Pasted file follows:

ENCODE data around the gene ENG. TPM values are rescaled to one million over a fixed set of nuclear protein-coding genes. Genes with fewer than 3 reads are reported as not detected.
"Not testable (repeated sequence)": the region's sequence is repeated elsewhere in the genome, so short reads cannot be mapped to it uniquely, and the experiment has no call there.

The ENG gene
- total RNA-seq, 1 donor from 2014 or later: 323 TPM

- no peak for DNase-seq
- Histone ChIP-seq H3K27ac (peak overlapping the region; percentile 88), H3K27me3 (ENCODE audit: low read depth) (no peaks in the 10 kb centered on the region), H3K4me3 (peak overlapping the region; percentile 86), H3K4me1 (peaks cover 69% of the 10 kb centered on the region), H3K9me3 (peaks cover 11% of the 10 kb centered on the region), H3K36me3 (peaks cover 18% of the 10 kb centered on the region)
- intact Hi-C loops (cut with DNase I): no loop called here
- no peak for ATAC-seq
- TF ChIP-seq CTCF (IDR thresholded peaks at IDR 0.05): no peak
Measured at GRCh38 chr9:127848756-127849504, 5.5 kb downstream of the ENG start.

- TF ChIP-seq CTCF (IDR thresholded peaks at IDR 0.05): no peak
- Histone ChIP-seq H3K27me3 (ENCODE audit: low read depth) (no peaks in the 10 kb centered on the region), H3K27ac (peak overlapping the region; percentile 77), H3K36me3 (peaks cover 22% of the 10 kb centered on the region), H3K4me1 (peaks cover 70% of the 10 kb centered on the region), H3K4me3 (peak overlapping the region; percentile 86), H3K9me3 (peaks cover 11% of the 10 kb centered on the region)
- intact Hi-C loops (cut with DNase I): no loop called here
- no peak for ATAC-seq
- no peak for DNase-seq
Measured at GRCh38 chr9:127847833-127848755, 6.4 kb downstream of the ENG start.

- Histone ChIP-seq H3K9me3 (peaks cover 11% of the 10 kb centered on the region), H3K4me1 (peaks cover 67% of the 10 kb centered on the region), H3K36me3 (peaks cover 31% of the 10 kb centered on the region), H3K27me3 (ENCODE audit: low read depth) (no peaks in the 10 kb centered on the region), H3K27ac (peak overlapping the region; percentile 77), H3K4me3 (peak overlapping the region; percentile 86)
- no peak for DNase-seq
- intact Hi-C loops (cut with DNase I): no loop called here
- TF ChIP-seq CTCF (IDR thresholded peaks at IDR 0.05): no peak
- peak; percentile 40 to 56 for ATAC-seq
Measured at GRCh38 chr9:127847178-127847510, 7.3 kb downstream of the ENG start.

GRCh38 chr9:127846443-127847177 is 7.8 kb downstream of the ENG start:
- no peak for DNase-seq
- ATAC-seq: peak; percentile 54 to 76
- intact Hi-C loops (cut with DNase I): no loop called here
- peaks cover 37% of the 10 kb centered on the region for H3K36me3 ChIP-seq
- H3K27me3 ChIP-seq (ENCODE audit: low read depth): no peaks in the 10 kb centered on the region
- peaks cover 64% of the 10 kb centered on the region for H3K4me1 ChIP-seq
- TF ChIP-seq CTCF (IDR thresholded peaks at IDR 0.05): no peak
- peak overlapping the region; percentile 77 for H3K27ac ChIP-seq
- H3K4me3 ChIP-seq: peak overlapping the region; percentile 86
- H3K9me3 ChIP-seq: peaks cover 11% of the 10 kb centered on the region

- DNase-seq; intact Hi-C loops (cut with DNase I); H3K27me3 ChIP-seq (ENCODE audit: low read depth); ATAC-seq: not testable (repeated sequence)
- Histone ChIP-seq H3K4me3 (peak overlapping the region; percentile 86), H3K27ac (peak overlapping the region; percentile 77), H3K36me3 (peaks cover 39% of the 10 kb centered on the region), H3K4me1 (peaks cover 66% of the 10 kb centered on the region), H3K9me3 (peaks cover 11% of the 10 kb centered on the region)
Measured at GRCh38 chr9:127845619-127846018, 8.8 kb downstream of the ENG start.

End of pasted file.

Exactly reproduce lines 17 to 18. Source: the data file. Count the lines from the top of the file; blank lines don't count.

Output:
- Histone ChIP-seq H3K9me3 (peaks cover 11% of the 10 kb centered on the region), H3K4me1 (peaks cover 67% of the 10 kb centered on the region), H3K36me3 (peaks cover 31% of the 10 kb centered on the region), H3K27me3 (ENCODE audit: low read depth) (no peaks in the 10 kb centered on the region), H3K27ac (peak overlapping the region; percentile 77), H3K4me3 (peak overlapping the region; percentile 86)
- no peak for DNase-seq